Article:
Faculty Members Hold Panel Discussion: Calling Ourselves Crusaders: What’s in a Name?

By Jackie Cannon, News Editor

On Tuesday, April 11, six Holy Cross faculty members, as well as Rev. John F. Baldovin, S.J., ’69, Professor of Historical and Liturgical Theology at Boston College, served on a panel on the topic of the Crusader name-change debate. The panel consisted of Sahar Bazzaz, Associate Professor of History; Mark P. Freeman, Distinguished Professor of Ethics and Society, Psychology; Kendy M. Hess, Associate Professor of Philosophy; Vickie Langohr, Associate Professor and Chair of Political Science; Mathew Schmalz, Associate Professor of Religious Studies; and Thomas M. Landy, Moderator, Director of the McFarland Center for Religion, Ethics and Culture.

Landy began by emphasizing that this was not a debate about the use of the mascot itself; it was a discussion about the different academic perspectives which can be used to consider the controversy. Professor Hess started the conversation by stating that “none of us has a uniquely privileged insight” on this issue, and that, however we pursue it, we need to embrace our values.

Professor Bazzaz followed by speaking about the new discussions that the crusader debate is raising, including “othering,” and reevaluating the nature of the Crusades themselves. Professor Schmalz continued the conversation by reinforcing that, by calling ourselves Crusaders, we aren’t praising the historical actions of the crusaders, and the question is “whether or not you can separate the symbol of the Crusader from the history.”

Rev. Baldovin, a Holy Cross graduate, joined the conversation with his expression that “symbols take on a life of their own,” and his opinion that it might be a mistake to become too focused on just the historical context of the Crusades. Professor Langohr expressed that the Crusades have had a role to play in anti-semitism that we rarely recognize, but also the importance of recognizing that we often assess wars based on their outcomes without considering that the soldiers very likely were acting nobly and wanted to defend their country.

An interesting thought experiment that Professor Bazzaz mentioned is to think about how we would react if we were to encounter  the image of the Jihadi used as a mascot or symbol in the way that the Crusader is. And while this example is not exactly the same as the use of the Crusader, Professors Bazzaz acknowledged, it still allows us to begin to think about how the issue can be seen from the angle of other religions.

When he spoke, Professor Freeman said that “what the name Crusader means is going to be a dimension of what historical function we attach to it,” thus expressing how our different interpretations and understandings of the Crusades influence the message we send by having it as a mascot. Multiple professors, including Freeman and Baldovin, expressed their concern over the use of the sword specifically. Although for some, this could relate to Ignatius’ laying down of his sword to turn to the cross, this was not an important enough part of his life to be represented in our mascot, according to Rev. Baldovin, and “the shield would be plenty.”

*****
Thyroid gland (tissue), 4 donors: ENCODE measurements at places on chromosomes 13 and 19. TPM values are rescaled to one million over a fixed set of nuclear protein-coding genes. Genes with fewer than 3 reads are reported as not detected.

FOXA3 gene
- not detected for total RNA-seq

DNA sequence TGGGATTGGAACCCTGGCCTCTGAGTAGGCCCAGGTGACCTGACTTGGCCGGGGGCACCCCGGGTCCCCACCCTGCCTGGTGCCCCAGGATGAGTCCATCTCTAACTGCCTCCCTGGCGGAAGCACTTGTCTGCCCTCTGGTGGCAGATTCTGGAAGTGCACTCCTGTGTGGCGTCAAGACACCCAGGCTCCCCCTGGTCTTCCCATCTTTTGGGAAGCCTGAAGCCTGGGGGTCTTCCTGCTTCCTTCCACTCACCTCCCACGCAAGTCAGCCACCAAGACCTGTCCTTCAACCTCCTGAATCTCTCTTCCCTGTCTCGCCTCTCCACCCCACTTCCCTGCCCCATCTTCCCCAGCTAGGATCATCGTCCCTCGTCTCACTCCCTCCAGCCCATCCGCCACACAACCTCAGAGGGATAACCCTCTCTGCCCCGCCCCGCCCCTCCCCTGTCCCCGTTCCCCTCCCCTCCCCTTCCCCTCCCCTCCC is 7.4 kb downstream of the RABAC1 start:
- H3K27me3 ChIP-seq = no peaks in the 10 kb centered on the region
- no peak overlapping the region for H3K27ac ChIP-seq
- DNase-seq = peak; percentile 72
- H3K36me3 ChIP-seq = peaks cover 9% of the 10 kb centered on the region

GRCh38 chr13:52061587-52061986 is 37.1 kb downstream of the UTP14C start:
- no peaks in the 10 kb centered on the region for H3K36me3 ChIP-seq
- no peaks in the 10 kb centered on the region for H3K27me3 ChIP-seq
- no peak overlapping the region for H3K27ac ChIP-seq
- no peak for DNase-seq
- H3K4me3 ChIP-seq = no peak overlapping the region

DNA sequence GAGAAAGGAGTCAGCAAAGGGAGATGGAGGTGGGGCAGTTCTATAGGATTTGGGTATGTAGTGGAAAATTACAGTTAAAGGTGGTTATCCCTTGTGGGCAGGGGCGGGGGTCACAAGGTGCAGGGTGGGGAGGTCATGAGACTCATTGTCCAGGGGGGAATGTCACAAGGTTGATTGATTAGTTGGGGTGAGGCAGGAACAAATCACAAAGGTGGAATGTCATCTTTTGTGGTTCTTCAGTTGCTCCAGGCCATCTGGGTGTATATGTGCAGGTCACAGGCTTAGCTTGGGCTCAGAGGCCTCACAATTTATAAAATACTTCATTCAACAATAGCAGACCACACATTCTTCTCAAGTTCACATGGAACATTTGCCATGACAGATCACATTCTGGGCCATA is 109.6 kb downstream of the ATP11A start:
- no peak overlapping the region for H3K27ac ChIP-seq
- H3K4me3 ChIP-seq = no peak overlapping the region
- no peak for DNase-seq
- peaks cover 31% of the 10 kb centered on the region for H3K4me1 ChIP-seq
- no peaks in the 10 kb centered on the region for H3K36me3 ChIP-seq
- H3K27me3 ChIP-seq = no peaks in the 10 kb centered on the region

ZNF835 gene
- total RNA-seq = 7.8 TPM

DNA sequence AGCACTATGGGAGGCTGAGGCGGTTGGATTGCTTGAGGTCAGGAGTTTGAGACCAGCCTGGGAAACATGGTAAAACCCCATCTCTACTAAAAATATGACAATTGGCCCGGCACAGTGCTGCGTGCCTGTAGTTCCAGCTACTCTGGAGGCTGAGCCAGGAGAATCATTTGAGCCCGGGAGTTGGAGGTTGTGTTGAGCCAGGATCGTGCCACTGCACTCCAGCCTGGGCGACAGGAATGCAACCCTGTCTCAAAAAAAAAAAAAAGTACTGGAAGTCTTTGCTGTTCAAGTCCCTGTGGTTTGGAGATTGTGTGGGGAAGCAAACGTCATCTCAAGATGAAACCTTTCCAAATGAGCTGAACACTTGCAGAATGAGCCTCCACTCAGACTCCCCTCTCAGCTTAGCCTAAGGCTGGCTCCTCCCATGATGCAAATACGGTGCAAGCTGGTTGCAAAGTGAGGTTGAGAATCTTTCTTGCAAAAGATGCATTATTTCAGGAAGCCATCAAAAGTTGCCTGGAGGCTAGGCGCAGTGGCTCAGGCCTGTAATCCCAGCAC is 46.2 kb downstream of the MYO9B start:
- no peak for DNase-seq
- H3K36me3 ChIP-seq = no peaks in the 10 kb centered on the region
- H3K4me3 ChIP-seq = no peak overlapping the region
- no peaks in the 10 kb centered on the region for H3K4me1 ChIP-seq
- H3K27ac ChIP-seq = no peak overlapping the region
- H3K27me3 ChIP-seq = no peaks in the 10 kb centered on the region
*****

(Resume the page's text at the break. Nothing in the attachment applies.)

The decision to change the mascot would allow for a new expression and evaluation of our identity of our values as a community, according to Professor Hess. She believes that, if we do change the mascot, it will allow us to begin a conversation on what the values of Holy Cross are, and how to best express them.

Additionally, Professor Langohr addressed the issue of the KKK newspaper bearing the name “The Crusader.” Because this issue was the focus of the letter written to the The Crusader by faculty members, encouraging a name change, Langohr stated her own belief that the KKK having the same name is not enough alone to change the name, but it is not something that is inseparable from the debate. Following her comment, Landy added that it does raise the question about just what about the idea of the Crusades is so appealing to people.

To conclude the panel discussion, Professor Freeman added that, in considering this controversy, we need to talk about the different constituencies involved, and whether or not any of them should have priority over the others, as well as how one of them will likely have to take priority in order for a decision to be made.

Following the discussion, audience members commented and asked the panelists questions. Many Jesuits spoke on the topic, and they particularly focused on Ignatius laying down his sword, and this representation of turning to the cross. There was also a discussion of how, at the moment, many students and alumni feel that their opinions are being dismissed, and this is something that we need to avoid going forward in order to promote positive debates on the topic.

One student raised the point that there has been a lack of education about the history of the Crusades at Holy Cross, and we need a more fair way to make all students aware of the historical context. Another student expressed that, despite his own Catholic beliefs, the symbol of the Crusader was his biggest concern when applying to Holy Cross, and this potential for pushing away students needs to be acknowledged as well.

At the same time, there are students who are apathetic toward this issue, as one student mentioned. Professor Hess responded by saying that faculty and students are in agreement that this is not the most pressing issue on campus, and not every student is going to want to take part in the debate, and that’s okay. Regardless, she expressed, the most important aspect is that we are having these conversations and discussions relating to the various  themes surrounding the controversy.

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